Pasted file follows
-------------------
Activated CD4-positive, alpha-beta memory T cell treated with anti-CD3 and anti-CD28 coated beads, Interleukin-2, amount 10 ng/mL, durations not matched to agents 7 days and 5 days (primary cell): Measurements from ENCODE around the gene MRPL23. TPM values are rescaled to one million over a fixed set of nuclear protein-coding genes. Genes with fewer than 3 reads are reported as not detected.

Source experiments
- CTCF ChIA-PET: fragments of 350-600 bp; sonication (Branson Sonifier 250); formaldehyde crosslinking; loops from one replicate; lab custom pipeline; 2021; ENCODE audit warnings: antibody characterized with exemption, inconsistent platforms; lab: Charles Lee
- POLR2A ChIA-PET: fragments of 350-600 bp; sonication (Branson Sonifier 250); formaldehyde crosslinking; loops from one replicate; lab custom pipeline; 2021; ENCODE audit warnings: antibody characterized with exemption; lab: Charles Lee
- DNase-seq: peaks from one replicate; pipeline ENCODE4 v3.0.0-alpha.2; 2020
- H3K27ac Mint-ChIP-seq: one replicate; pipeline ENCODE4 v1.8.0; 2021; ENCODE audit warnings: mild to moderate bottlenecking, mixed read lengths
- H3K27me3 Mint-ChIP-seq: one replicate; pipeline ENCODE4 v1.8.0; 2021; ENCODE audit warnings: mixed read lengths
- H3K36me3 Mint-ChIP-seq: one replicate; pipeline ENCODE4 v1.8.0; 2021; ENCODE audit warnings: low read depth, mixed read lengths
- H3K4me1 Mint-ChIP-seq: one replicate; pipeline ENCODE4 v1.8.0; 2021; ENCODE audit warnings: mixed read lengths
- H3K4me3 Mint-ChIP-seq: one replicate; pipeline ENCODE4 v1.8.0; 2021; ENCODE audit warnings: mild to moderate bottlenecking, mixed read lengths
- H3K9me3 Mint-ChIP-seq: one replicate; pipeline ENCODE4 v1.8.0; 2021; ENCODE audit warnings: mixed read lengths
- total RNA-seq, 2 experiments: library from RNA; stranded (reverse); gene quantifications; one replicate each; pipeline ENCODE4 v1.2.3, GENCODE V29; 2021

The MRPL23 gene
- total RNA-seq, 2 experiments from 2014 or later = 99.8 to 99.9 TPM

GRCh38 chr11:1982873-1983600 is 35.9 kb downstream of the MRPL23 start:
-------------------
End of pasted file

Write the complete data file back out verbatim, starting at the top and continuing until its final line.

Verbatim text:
Activated CD4-positive, alpha-beta memory T cell treated with anti-CD3 and anti-CD28 coated beads, Interleukin-2, amount 10 ng/mL, durations not matched to agents 7 days and 5 days (primary cell): Measurements from ENCODE around the gene MRPL23. TPM values are rescaled to one million over a fixed set of nuclear protein-coding genes. Genes with fewer than 3 reads are reported as not detected.

Source experiments
- CTCF ChIA-PET: fragments of 350-600 bp; sonication (Branson Sonifier 250); formaldehyde crosslinking; loops from one replicate; lab custom pipeline; 2021; ENCODE audit warnings: antibody characterized with exemption, inconsistent platforms; lab: Charles Lee
- POLR2A ChIA-PET: fragments of 350-600 bp; sonication (Branson Sonifier 250); formaldehyde crosslinking; loops from one replicate; lab custom pipeline; 2021; ENCODE audit warnings: antibody characterized with exemption; lab: Charles Lee
- DNase-seq: peaks from one replicate; pipeline ENCODE4 v3.0.0-alpha.2; 2020
- H3K27ac Mint-ChIP-seq: one replicate; pipeline ENCODE4 v1.8.0; 2021; ENCODE audit warnings: mild to moderate bottlenecking, mixed read lengths
- H3K27me3 Mint-ChIP-seq: one replicate; pipeline ENCODE4 v1.8.0; 2021; ENCODE audit warnings: mixed read lengths
- H3K36me3 Mint-ChIP-seq: one replicate; pipeline ENCODE4 v1.8.0; 2021; ENCODE audit warnings: low read depth, mixed read lengths
- H3K4me1 Mint-ChIP-seq: one replicate; pipeline ENCODE4 v1.8.0; 2021; ENCODE audit warnings: mixed read lengths
- H3K4me3 Mint-ChIP-seq: one replicate; pipeline ENCODE4 v1.8.0; 2021; ENCODE audit warnings: mild to moderate bottlenecking, mixed read lengths
- H3K9me3 Mint-ChIP-seq: one replicate; pipeline ENCODE4 v1.8.0; 2021; ENCODE audit warnings: mixed read lengths
- total RNA-seq, 2 experiments: library from RNA; stranded (reverse); gene quantifications; one replicate each; pipeline ENCODE4 v1.2.3, GENCODE V29; 2021

The MRPL23 gene
- total RNA-seq, 2 experiments from 2014 or later = 99.8 to 99.9 TPM

GRCh38 chr11:1982873-1983600 is 35.9 kb downstream of the MRPL23 start: